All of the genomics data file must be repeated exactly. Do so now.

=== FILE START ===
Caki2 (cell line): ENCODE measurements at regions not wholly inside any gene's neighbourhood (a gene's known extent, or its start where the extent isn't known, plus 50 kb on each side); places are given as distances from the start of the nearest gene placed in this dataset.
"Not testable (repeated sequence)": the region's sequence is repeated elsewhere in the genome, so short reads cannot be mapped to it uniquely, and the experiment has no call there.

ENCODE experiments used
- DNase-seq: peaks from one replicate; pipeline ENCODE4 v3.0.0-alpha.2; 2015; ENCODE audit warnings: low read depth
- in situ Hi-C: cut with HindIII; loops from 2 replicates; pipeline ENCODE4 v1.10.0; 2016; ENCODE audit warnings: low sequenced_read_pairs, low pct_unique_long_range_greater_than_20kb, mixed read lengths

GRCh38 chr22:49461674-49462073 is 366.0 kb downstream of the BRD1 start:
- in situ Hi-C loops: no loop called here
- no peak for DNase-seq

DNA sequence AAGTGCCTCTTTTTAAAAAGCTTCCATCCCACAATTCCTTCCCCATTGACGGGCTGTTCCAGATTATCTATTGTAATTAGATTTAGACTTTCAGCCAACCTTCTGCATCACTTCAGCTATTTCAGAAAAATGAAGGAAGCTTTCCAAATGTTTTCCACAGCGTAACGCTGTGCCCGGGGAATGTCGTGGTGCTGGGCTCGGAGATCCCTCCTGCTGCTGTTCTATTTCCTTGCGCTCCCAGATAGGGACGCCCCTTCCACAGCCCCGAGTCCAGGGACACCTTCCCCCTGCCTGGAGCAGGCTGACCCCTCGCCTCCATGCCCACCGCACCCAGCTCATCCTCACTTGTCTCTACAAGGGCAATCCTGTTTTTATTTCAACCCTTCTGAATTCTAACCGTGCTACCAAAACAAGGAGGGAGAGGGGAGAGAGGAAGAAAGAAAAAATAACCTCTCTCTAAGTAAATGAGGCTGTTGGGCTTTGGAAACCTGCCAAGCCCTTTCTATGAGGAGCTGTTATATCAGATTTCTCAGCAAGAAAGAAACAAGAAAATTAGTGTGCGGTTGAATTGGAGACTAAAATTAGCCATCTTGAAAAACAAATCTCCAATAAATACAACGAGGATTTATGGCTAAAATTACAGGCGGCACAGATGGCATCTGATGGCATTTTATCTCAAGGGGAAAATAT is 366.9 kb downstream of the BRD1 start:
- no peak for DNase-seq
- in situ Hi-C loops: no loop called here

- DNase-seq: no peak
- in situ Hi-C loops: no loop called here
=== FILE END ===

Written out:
Caki2 (cell line): ENCODE measurements at regions not wholly inside any gene's neighbourhood (a gene's known extent, or its start where the extent isn't known, plus 50 kb on each side); places are given as distances from the start of the nearest gene placed in this dataset.
"Not testable (repeated sequence)": the region's sequence is repeated elsewhere in the genome, so short reads cannot be mapped to it uniquely, and the experiment has no call there.

ENCODE experiments used
- DNase-seq: peaks from one replicate; pipeline ENCODE4 v3.0.0-alpha.2; 2015; ENCODE audit warnings: low read depth
- in situ Hi-C: cut with HindIII; loops from 2 replicates; pipeline ENCODE4 v1.10.0; 2016; ENCODE audit warnings: low sequenced_read_pairs, low pct_unique_long_range_greater_than_20kb, mixed read lengths

GRCh38 chr22:49461674-49462073 is 366.0 kb downstream of the BRD1 start:
- in situ Hi-C loops: no loop called here
- no peak for DNase-seq

DNA sequence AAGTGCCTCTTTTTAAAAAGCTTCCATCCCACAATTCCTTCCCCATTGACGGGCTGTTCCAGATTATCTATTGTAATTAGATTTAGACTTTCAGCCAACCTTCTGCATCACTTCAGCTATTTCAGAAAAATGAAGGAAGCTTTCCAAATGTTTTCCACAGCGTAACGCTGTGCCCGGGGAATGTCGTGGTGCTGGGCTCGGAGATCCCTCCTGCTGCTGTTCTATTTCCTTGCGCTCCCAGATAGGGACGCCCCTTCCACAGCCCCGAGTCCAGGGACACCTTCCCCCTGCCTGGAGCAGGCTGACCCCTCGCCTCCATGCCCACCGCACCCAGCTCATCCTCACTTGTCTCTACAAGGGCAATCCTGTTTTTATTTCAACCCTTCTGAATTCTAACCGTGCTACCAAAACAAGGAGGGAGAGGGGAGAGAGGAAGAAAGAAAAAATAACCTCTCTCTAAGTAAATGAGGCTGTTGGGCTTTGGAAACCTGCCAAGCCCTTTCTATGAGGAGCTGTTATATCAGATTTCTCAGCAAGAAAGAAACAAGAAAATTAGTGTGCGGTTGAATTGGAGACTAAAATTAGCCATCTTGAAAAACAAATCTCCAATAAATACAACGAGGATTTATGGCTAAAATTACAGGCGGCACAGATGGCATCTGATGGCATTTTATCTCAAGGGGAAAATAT is 366.9 kb downstream of the BRD1 start:
- no peak for DNase-seq
- in situ Hi-C loops: no loop called here

- DNase-seq: no peak
- in situ Hi-C loops: no loop called here